1980)). “These limitations on the ‘next friend’ doctrine are driven by the
recognition that ‘[i]t was not intended that the writ of habeas corpus should be
availed of, as a matter of course, by intruders or uninvited meddlers, styling
themselves as next friends.’” Id. at 164 (quoting United States ex rel. Bryant v.
Houston, 273 F. 915, 916 (2d Cir. 1921)).
One cannot file a habeas petition on behalf of a detainee if that detainee
could file the petition; a “next-friend applicant, among other things, must
therefore explain why the detainee did not sign and verify the petition.” Lane,
870 F.3d at 1253 (citing Weber v. Garza, 570 F.2d 511, 513 (5th Cir. 1978)).
Without such an explanation, “the court is without jurisdiction to consider the
petition.” Id. (citing Weber, 570 F.2d at 513).
Ms. Thames has alleged that she is E.T.’s mother and that E.T. is a
minor. Taking the allegations of the petition as true, Ms. Thames has
established that she has a significant relationship with E.T. The court can infer
from the sparse facts that the reason E.T. could not file the petition on his own
behalf is because was in custody. Ms. Thames does not appear to have known
exactly where E.T. was being held—she suspects it was at Children’s Court (the
Vel Philips Center). Perhaps that is why E.T. did not sign or verify the petition.
Construing the allegations in the petition in the light most favorable to the
petitioner, the court will assume that Ms. Thames is qualified to act as E.T.’s
Pro Se Status
While a parent may sue on behalf of a child as a guardian under Rule
17(c), a parent who is not an attorney cannot do so without counsel. Amaya v.
Pitner, 130 F. App’x. 25, 27 (7th Cir. 2005) (citing Navin v. Park Ridge Sch.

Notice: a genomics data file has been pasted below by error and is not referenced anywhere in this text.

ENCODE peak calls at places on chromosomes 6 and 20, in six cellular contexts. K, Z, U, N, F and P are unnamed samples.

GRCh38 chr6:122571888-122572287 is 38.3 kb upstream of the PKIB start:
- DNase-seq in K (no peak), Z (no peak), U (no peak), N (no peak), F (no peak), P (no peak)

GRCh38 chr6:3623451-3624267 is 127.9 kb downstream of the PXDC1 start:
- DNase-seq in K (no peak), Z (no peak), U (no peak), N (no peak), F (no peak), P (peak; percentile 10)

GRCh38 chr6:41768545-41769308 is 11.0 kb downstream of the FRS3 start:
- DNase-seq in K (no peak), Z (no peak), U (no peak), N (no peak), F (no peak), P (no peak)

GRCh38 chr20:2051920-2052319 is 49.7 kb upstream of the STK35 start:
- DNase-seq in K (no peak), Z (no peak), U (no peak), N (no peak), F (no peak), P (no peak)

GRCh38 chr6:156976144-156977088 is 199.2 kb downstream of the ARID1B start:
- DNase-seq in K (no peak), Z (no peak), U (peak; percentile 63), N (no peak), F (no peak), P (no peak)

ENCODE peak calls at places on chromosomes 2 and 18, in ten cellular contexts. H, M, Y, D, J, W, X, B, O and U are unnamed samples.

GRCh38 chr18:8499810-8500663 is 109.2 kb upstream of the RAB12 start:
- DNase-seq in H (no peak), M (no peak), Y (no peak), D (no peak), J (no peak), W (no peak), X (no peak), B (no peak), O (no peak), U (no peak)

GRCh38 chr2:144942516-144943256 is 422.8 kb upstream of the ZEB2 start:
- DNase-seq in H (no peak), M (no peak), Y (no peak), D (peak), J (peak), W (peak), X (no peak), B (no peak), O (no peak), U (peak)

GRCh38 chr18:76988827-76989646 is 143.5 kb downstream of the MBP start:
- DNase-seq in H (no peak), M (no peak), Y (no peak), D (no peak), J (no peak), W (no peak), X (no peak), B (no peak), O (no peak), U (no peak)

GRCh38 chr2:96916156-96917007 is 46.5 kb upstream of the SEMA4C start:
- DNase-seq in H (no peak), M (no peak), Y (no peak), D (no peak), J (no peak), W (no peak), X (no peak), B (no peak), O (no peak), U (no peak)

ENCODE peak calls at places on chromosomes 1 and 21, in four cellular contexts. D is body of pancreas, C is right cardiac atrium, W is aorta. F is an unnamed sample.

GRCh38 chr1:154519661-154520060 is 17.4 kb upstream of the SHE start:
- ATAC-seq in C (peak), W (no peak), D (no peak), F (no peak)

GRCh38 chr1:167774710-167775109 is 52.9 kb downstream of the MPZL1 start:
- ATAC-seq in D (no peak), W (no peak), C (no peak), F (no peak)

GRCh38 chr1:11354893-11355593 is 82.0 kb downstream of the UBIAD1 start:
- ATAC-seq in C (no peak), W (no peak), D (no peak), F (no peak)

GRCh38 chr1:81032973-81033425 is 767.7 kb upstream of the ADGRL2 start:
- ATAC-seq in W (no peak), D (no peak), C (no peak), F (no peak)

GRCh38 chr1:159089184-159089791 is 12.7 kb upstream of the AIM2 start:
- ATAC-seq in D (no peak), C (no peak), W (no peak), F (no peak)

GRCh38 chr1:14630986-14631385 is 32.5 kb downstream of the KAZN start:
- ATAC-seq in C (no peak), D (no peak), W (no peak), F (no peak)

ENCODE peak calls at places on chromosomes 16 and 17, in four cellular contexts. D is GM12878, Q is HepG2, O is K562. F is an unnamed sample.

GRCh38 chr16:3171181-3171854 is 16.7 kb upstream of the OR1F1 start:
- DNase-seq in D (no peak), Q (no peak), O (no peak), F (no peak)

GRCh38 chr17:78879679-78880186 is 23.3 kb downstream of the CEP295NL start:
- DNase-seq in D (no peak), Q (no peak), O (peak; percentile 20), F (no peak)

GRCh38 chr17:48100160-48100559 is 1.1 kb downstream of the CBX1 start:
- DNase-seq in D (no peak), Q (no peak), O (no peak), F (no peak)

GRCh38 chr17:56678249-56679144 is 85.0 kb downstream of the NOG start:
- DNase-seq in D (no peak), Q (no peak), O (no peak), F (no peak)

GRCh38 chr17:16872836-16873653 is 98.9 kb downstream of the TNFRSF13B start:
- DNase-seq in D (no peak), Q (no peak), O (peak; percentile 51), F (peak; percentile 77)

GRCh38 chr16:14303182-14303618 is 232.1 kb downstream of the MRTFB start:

Dist., 270 F.3d 1147, 1149 (7th Cir. 2001)). “Normally, representative parties
such as next friends may not conduct litigation pro se; pleadings may be
brought before the court only by parties or their attorney.” Elustra v. Mineo,
595 F.3d 699, 704 (7th Cir. 2010) (citing 28 U.S.C. §1654; Fed. R. Civ. P. 11(a);
Lewis v. Lenc-Smith Mfg. Co., 784 F.2d 829, 830-31 (7th Cir. 1986)).
Ms. Thames filed this petition pro se—without counsel. She does not
indicate that she is a lawyer. She needs an attorney to prosecute a habeas
petition on behalf of her minor child.
Even if a lawyer had filed the petition on Ms. Thames’ (and E.T.’s) behalf,
it appears from the limited facts that the court would be required to dismiss
the petition. Ms. Thames implies that the police entered E.T.’s house without a
warrant, and arrested him without a warrant, for a crime she says the police
fabricated. If E.T. is still in custody,1 that likely means that there are criminal
charges pending against him and he is awaiting adjudication on those charges.
Ms. Thames filed the petition on February 4, 2020. While the court deeply
regrets that its heavy case load prevented it from screening the petition sooner,
it notes that Ms. Thames has not contacted the court or filed anything further
since the date on which she filed the petition. E.T. may no longer be in custody,
in which case this §2241 petition would be moot.
E.T. may challenge the constitutionality of the officers’ entry into his home and
his arrest—and may seek release through bond or acquittal—in state court.